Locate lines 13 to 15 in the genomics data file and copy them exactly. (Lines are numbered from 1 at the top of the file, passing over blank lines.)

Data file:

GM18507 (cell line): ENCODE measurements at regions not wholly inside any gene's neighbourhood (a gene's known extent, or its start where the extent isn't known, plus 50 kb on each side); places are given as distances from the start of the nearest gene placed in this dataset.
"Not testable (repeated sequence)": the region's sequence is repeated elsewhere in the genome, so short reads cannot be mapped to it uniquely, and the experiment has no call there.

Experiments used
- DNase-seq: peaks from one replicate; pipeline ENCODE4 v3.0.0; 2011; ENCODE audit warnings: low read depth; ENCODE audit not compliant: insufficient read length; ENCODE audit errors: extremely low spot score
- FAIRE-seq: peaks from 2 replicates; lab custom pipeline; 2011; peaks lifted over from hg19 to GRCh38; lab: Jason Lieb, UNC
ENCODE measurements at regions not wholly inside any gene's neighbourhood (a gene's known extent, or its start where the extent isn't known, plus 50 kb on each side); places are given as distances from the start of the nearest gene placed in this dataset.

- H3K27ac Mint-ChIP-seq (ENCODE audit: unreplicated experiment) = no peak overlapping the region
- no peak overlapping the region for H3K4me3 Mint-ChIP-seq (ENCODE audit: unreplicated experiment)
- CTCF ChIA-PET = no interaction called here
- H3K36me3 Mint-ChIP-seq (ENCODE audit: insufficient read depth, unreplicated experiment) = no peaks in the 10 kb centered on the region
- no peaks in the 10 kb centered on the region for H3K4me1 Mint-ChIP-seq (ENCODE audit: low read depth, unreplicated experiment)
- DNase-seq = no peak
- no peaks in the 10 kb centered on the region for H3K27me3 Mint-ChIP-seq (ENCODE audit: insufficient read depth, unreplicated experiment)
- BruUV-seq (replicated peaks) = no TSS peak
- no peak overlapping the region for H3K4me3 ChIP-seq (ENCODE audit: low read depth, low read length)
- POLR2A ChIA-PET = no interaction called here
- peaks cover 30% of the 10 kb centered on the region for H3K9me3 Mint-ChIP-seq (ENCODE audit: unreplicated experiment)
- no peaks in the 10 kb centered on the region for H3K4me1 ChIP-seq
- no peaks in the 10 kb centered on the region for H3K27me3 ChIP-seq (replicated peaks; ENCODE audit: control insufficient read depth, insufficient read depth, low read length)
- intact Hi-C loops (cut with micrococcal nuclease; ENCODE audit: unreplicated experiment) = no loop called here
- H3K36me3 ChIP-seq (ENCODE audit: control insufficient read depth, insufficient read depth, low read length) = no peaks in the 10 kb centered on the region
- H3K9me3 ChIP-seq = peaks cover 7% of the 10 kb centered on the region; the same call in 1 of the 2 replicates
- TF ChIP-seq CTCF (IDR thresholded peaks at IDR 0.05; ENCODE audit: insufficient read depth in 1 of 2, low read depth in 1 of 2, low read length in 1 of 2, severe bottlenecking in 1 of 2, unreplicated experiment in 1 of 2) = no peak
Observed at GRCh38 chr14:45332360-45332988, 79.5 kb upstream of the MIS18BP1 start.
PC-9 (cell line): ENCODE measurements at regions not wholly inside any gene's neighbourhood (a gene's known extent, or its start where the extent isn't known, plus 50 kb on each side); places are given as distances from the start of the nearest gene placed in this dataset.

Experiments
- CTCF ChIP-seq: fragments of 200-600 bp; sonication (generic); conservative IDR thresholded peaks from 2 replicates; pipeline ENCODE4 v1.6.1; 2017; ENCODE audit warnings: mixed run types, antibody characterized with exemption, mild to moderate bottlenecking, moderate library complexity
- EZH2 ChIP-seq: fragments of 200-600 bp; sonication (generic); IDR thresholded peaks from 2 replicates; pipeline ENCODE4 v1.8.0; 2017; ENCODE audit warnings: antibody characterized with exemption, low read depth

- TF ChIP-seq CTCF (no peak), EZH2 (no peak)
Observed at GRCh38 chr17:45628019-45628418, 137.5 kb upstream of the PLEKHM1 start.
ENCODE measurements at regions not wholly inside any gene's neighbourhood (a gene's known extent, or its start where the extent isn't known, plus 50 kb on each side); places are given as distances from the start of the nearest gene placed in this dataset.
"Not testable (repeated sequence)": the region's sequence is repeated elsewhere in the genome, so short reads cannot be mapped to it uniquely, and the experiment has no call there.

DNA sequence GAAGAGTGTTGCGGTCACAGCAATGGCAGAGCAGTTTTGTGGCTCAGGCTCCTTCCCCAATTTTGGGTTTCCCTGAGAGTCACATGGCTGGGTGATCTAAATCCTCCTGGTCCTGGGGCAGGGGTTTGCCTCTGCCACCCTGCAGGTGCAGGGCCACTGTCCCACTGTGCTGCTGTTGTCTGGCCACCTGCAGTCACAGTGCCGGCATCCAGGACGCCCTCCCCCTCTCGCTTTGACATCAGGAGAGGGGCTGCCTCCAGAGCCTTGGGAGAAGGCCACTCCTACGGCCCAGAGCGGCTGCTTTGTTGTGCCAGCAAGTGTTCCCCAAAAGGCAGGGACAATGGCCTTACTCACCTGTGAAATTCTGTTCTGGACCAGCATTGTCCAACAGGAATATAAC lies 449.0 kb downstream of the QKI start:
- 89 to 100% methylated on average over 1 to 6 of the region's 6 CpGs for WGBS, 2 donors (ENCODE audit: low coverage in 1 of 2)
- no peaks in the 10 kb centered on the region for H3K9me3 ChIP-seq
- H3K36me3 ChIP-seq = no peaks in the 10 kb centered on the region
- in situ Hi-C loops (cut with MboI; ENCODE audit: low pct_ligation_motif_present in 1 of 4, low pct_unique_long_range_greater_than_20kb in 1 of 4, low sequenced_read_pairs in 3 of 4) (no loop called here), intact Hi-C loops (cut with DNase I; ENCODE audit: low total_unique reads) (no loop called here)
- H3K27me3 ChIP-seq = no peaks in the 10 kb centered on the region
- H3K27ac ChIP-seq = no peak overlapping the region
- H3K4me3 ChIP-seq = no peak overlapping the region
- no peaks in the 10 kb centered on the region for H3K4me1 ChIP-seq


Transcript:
- no peaks in the 10 kb centered on the region for H3K27me3 Mint-ChIP-seq (ENCODE audit: insufficient read depth, unreplicated experiment)
- BruUV-seq (replicated peaks) = no TSS peak
- no peak overlapping the region for H3K4me3 ChIP-seq (ENCODE audit: low read depth, low read length)